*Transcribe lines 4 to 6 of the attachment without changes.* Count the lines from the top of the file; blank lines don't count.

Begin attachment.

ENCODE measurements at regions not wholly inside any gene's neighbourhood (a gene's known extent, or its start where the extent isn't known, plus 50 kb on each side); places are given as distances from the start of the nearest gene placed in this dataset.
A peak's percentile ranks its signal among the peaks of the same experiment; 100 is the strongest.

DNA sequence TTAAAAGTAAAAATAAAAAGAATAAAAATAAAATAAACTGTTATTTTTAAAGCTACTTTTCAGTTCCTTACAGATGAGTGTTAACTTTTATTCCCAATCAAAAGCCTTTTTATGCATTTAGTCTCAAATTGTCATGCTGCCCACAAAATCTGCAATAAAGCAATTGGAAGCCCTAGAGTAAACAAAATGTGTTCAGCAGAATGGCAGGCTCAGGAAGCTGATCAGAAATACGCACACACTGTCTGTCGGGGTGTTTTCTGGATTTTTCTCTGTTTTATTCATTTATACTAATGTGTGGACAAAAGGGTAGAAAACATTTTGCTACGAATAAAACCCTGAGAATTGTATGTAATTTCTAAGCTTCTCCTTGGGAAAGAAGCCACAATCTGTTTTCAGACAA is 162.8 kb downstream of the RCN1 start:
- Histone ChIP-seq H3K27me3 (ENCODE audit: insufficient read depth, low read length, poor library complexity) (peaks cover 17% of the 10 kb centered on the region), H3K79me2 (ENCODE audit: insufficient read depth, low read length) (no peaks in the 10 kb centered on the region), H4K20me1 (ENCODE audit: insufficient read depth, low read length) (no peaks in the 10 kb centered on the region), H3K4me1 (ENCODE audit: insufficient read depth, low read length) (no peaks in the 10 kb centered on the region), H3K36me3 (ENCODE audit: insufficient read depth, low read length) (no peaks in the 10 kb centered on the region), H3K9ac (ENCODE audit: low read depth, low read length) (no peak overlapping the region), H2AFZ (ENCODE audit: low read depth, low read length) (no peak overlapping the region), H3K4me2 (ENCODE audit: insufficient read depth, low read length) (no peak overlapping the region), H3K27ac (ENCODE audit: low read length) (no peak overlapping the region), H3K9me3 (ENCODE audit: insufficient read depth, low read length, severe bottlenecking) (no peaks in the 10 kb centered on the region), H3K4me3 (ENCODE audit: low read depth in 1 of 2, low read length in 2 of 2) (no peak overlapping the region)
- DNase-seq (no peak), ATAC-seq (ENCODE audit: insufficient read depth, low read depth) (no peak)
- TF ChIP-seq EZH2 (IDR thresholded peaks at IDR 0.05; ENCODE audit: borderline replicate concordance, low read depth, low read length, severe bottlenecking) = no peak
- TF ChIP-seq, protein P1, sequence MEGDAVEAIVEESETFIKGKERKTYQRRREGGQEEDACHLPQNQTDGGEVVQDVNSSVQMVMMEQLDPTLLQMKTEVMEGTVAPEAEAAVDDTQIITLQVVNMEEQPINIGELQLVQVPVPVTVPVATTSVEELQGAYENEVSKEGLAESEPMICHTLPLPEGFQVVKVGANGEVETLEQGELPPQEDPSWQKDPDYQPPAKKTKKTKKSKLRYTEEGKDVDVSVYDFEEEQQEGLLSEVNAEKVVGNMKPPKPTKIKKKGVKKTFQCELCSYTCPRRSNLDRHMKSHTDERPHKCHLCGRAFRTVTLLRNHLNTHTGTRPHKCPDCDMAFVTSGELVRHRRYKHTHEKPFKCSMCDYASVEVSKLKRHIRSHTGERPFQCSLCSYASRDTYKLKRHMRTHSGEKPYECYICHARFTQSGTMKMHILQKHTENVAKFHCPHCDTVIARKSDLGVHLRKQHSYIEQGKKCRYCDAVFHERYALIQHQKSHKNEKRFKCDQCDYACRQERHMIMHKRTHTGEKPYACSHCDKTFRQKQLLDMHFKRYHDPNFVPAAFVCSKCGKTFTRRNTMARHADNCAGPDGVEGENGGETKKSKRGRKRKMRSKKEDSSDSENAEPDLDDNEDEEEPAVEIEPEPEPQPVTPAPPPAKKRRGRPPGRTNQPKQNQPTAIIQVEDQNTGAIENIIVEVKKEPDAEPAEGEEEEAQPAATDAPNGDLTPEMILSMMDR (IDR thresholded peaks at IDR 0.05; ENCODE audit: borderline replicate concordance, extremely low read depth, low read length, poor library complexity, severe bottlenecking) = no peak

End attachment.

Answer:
- Histone ChIP-seq H3K27me3 (ENCODE audit: insufficient read depth, low read length, poor library complexity) (peaks cover 17% of the 10 kb centered on the region), H3K79me2 (ENCODE audit: insufficient read depth, low read length) (no peaks in the 10 kb centered on the region), H4K20me1 (ENCODE audit: insufficient read depth, low read length) (no peaks in the 10 kb centered on the region), H3K4me1 (ENCODE audit: insufficient read depth, low read length) (no peaks in the 10 kb centered on the region), H3K36me3 (ENCODE audit: insufficient read depth, low read length) (no peaks in the 10 kb centered on the region), H3K9ac (ENCODE audit: low read depth, low read length) (no peak overlapping the region), H2AFZ (ENCODE audit: low read depth, low read length) (no peak overlapping the region), H3K4me2 (ENCODE audit: insufficient read depth, low read length) (no peak overlapping the region), H3K27ac (ENCODE audit: low read length) (no peak overlapping the region), H3K9me3 (ENCODE audit: insufficient read depth, low read length, severe bottlenecking) (no peaks in the 10 kb centered on the region), H3K4me3 (ENCODE audit: low read depth in 1 of 2, low read length in 2 of 2) (no peak overlapping the region)
- DNase-seq (no peak), ATAC-seq (ENCODE audit: insufficient read depth, low read depth) (no peak)
- TF ChIP-seq EZH2 (IDR thresholded peaks at IDR 0.05; ENCODE audit: borderline replicate concordance, low read depth, low read length, severe bottlenecking) = no peak